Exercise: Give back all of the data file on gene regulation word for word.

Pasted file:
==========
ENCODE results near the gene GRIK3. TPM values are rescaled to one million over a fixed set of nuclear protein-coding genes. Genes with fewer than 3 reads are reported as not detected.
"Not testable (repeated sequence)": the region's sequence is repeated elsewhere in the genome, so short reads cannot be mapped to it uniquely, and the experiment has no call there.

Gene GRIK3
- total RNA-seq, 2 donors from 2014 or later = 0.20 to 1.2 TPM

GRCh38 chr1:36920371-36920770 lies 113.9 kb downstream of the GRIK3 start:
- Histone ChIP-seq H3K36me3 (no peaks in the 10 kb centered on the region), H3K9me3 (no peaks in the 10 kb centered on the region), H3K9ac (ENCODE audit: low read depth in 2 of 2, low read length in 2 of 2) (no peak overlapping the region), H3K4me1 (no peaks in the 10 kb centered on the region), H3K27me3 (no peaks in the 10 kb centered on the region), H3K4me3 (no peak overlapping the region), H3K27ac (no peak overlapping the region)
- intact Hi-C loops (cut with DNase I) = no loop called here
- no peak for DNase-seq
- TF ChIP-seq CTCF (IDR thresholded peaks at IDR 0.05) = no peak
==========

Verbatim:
ENCODE results near the gene GRIK3. TPM values are rescaled to one million over a fixed set of nuclear protein-coding genes. Genes with fewer than 3 reads are reported as not detected.
"Not testable (repeated sequence)": the region's sequence is repeated elsewhere in the genome, so short reads cannot be mapped to it uniquely, and the experiment has no call there.

Gene GRIK3
- total RNA-seq, 2 donors from 2014 or later = 0.20 to 1.2 TPM

GRCh38 chr1:36920371-36920770 lies 113.9 kb downstream of the GRIK3 start:
- Histone ChIP-seq H3K36me3 (no peaks in the 10 kb centered on the region), H3K9me3 (no peaks in the 10 kb centered on the region), H3K9ac (ENCODE audit: low read depth in 2 of 2, low read length in 2 of 2) (no peak overlapping the region), H3K4me1 (no peaks in the 10 kb centered on the region), H3K27me3 (no peaks in the 10 kb centered on the region), H3K4me3 (no peak overlapping the region), H3K27ac (no peak overlapping the region)
- intact Hi-C loops (cut with DNase I) = no loop called here
- no peak for DNase-seq
- TF ChIP-seq CTCF (IDR thresholded peaks at IDR 0.05) = no peak